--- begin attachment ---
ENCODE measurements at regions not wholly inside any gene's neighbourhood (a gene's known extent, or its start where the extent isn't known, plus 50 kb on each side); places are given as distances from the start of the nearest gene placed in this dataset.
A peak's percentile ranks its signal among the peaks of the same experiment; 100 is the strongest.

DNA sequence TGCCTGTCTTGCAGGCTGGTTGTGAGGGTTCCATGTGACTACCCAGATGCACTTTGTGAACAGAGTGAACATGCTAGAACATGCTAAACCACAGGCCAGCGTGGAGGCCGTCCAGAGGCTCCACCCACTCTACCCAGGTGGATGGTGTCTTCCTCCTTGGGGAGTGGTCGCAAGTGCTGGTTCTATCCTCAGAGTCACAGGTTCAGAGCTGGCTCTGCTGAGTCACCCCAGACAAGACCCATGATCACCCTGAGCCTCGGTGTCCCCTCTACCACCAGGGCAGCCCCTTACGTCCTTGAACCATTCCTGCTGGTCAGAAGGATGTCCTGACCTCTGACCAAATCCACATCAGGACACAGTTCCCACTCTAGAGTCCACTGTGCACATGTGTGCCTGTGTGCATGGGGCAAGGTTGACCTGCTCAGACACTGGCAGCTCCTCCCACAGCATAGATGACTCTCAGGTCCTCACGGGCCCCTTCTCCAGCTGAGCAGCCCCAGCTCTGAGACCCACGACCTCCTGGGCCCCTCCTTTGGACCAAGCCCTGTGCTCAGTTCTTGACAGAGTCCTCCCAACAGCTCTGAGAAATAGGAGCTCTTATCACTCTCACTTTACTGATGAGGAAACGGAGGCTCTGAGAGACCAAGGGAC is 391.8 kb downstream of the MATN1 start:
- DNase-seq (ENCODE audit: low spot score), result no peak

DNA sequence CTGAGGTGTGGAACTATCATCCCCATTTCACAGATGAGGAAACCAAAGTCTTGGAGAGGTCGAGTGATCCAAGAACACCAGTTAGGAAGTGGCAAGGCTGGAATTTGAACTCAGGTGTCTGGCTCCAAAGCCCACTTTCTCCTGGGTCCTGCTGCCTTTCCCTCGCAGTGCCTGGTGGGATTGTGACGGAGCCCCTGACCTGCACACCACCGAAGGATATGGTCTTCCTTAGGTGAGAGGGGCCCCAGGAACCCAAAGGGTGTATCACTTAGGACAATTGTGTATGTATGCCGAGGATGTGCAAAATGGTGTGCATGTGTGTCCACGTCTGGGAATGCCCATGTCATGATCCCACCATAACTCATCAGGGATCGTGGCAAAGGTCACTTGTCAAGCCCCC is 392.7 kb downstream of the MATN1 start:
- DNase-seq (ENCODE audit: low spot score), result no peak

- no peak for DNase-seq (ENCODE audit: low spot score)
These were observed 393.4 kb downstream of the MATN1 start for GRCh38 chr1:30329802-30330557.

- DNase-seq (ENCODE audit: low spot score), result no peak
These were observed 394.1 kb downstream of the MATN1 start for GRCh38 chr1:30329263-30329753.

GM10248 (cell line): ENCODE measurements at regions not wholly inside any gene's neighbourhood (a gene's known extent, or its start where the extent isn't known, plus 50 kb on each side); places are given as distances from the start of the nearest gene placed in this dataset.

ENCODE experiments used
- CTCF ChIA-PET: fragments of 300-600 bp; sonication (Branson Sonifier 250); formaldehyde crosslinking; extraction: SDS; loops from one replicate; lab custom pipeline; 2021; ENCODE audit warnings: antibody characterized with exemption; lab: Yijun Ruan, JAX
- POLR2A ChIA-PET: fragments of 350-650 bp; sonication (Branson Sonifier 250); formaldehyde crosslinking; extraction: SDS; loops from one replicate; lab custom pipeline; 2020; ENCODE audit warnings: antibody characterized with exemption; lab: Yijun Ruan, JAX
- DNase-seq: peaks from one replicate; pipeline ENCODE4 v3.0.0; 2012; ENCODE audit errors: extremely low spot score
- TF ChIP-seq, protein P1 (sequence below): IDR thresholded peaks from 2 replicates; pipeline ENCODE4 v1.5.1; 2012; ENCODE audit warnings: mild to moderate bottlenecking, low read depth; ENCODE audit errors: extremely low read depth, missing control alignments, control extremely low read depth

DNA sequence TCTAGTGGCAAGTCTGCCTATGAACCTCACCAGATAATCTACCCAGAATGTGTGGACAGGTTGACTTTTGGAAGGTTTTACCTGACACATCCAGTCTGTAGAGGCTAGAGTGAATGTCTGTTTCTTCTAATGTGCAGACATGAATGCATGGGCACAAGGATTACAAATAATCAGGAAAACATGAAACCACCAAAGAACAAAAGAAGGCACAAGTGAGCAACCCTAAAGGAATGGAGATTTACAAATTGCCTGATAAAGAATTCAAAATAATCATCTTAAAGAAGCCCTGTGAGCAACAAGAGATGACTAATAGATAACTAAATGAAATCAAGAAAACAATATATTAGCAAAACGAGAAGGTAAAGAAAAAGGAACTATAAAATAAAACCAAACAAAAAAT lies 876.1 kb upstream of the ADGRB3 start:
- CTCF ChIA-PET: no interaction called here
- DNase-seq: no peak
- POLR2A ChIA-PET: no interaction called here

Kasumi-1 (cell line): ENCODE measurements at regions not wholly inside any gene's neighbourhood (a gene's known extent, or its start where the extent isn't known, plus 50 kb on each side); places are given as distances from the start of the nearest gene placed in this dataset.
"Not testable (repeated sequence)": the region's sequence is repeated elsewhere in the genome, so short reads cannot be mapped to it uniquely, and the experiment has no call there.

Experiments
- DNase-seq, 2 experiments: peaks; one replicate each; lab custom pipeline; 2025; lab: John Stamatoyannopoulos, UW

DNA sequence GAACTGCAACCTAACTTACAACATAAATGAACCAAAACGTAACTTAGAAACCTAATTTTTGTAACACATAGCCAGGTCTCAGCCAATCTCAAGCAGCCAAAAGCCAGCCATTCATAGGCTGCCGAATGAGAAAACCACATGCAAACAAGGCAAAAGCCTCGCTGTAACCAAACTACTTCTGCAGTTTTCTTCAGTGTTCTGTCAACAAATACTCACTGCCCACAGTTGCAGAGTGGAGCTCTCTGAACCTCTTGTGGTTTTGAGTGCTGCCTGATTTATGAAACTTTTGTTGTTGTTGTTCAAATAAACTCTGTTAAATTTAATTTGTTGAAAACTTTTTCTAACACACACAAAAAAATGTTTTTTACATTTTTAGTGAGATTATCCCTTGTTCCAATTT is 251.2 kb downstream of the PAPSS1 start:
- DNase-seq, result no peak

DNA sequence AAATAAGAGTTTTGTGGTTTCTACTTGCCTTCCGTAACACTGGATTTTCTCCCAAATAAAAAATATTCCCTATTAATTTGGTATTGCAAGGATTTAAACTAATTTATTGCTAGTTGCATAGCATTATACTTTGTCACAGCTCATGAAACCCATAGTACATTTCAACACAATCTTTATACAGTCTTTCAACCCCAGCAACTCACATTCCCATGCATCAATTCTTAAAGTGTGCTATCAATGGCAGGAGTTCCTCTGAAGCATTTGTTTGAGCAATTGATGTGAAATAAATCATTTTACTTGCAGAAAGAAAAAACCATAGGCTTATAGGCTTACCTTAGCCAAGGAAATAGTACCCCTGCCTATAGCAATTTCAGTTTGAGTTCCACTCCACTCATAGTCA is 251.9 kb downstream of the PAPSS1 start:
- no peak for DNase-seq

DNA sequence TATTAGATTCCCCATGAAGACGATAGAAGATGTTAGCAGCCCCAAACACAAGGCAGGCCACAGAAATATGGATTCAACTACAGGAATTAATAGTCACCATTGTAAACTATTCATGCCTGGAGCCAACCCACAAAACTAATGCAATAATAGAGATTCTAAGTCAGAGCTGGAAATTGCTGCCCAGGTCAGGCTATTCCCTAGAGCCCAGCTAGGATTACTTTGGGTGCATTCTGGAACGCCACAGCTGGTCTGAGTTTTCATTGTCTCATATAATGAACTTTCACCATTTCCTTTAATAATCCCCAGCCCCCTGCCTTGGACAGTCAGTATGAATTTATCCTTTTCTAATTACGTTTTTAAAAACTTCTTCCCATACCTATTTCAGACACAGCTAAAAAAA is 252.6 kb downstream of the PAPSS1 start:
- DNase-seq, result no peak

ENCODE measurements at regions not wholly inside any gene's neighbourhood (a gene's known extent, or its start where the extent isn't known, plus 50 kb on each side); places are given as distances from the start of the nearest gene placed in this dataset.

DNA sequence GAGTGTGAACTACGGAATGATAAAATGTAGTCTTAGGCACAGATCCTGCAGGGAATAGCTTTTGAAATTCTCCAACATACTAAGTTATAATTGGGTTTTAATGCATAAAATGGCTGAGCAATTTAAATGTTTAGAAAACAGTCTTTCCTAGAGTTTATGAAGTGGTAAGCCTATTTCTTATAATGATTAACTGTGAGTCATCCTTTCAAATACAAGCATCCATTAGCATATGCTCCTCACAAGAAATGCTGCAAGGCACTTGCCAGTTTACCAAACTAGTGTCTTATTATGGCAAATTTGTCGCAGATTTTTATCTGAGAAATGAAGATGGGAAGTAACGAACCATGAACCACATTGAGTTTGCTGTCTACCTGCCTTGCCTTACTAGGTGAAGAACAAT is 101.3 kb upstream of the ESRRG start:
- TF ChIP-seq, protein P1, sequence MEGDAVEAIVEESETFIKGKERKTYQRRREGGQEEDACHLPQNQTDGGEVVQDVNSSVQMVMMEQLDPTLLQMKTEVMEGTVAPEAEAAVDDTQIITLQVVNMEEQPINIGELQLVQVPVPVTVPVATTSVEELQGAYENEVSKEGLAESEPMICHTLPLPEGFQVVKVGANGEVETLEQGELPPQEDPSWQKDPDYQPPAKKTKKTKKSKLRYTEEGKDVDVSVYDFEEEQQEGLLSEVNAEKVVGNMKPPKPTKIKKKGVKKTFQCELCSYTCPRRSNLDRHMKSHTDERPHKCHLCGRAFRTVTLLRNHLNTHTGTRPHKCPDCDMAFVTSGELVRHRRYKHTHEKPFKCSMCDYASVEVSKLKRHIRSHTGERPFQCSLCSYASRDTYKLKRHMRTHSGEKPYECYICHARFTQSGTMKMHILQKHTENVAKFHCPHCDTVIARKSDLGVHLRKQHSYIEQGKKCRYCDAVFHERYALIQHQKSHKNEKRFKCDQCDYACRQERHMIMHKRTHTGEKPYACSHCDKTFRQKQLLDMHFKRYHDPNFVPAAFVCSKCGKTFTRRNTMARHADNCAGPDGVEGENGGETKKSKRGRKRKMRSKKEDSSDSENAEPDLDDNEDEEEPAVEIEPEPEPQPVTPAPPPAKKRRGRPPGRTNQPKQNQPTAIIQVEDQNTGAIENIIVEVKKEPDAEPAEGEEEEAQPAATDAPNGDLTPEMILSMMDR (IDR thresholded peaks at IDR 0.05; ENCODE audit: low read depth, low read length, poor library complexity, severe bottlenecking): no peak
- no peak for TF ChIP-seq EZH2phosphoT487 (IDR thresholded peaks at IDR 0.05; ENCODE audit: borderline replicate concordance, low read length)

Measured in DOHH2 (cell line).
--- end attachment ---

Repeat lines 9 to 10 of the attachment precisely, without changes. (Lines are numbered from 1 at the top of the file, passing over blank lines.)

- DNase-seq (ENCODE audit: low spot score), result no peak
These were observed 394.1 kb downstream of the MATN1 start for GRCh38 chr1:30329263-30329753.